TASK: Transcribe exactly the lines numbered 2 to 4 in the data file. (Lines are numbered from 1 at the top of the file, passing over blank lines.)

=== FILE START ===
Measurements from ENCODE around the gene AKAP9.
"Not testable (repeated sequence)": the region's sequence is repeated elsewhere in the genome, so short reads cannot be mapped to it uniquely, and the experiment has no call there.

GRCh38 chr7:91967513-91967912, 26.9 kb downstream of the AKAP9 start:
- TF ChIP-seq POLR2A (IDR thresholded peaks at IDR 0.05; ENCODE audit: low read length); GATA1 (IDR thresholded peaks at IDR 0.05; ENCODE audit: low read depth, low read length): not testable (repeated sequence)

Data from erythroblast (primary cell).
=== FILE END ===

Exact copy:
"Not testable (repeated sequence)": the region's sequence is repeated elsewhere in the genome, so short reads cannot be mapped to it uniquely, and the experiment has no call there.

GRCh38 chr7:91967513-91967912, 26.9 kb downstream of the AKAP9 start:
- TF ChIP-seq POLR2A (IDR thresholded peaks at IDR 0.05; ENCODE audit: low read length); GATA1 (IDR thresholded peaks at IDR 0.05; ENCODE audit: low read depth, low read length): not testable (repeated sequence)